In addition to your bag’s size, you also need to be aware of its weight. Low weight restrictions are becoming increasingly common and I just recently flew an airline that actually enforced it (and didn’t even measure my bad size). The most restrictive airlines when it comes to carry-on bag weight are Air China, Alitalia, Kuwait Airways and Malaysia Airlines, with a carry-on bag weight limit of just 5kg (11lbs). This is followed by Air Berlin, Icelandair, LOT Polish Airlines and Virgin Atlantic at 6kg (13.2lbs), then Air New Zealand, Emirates, Eva Air, Garuda, Qantas, Virgin Australia, Singapore Airlines and Thai Airways at 7kg (15.4lbs). This is another good reason to use a soft duffel bag or backpack as rolling luggage tends to start at 7 or 8 pounds in weight, leaving you with just 3 or 4 pounds of leeway for your own stuff, which simply isn’t enough. A standard laptop would easily put you over that weight limit. A typical carry-on backpack, however, is generally around 3 to 4 pounds, giving you a fighting chance of keeping your carry-on bag under even a strict weight limit. (Check out The Best Carry-On Backpacks.)leaving you with around  pounds for your clothing and everything else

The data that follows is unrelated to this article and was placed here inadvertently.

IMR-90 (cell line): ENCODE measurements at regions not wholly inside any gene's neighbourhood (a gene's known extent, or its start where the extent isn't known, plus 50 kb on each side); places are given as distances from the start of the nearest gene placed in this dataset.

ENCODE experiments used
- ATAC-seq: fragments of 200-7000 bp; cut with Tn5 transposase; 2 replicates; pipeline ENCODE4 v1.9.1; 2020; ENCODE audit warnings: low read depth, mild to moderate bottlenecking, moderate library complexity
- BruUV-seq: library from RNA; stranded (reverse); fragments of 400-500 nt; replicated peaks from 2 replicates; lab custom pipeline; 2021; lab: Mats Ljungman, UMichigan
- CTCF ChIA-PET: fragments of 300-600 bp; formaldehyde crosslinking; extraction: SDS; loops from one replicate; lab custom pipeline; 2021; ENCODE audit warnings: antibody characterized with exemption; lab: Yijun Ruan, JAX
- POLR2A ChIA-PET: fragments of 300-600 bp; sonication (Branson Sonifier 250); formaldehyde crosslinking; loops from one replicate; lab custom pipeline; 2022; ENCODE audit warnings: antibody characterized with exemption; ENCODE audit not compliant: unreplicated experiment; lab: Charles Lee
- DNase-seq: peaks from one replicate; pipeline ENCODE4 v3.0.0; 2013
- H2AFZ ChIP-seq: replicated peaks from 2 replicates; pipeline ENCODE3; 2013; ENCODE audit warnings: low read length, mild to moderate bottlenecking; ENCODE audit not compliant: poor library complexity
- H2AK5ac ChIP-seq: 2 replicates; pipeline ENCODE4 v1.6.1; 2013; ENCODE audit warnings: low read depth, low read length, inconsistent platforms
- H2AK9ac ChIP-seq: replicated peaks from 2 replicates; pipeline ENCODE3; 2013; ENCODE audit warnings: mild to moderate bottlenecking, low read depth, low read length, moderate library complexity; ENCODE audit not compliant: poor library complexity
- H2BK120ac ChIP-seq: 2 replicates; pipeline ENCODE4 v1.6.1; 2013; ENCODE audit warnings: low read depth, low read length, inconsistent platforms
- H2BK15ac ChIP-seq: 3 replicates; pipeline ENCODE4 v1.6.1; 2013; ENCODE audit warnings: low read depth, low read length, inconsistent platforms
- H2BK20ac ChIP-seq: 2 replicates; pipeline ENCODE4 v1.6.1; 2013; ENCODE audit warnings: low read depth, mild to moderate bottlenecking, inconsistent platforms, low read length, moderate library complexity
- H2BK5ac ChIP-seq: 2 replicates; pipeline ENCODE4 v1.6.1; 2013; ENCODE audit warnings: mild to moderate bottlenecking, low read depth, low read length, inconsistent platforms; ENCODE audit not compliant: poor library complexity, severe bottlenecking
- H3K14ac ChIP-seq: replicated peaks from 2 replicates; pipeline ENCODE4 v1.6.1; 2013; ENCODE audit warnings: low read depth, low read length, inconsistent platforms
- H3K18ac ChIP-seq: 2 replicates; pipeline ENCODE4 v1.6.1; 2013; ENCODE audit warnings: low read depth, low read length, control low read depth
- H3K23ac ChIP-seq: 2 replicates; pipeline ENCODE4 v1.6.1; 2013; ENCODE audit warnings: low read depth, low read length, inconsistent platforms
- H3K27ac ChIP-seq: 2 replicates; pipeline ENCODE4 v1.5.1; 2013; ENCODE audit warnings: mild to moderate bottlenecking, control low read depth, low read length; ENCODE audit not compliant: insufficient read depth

If you’re bringing a laptop, many airlines will allow you to carry it on board as a separate “personal” item, like a purse, which will go underneath the seat in front of you. Airlines have varying rules for this as well and some allow only your carry-on bag and no personal item, including Alitalia, Austrian Airlines, EasyJet, El Al, Olympic, Ryanair, SAS, South African Airways and Thai Airways. With these airlines, you’ll have to stuff your laptop or purse in with your carry-on bag and hope you don’t go over the carry-on bag weight limit (which would be especially difficult with Alitalia’s 11 pound limit).

Remember, these rules are always subject to change, so it’s always a good idea to check the airline’s baggage rules before you book your ticket.


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6 thoughts on “International Maximum Carry-On Bag Size and Weight Limits

  • Robyn

    Lufthansa now lists their carryon luggage measurements as 55cm X 40cm X 23cm. This was as of Feb 6, 2013.

  • SI

    There are still airlines, like Etihad, that limit the total length to 20″, which is 50 cm, in addition to Flybe, Virgin and Go, which you mention. The other dimensions you list are great.

    I think the safest bet is to find a carry-on as follows (I combined your measurements with mine).

    Maximum Height: 19.68? / 50.0cm
    Maximum Width: 13.78? / 35.0cm
    Maximum Depth: 7.87? / 20.0cm

  • gaiageek Post author

    SI, thanks for pointing out the dimensions for Etihad. I’ve added them to the list of exceptions. It turns out that Flybe increased their carry-on dimensions and are now in line with the 55cm x 35xm x 20cm standard, and the Hawaii-based Go airlines no longer exists, so mentions of them were removed completely. This just makes Etihad and Virgin Australia stand out more as exceptions to the standard.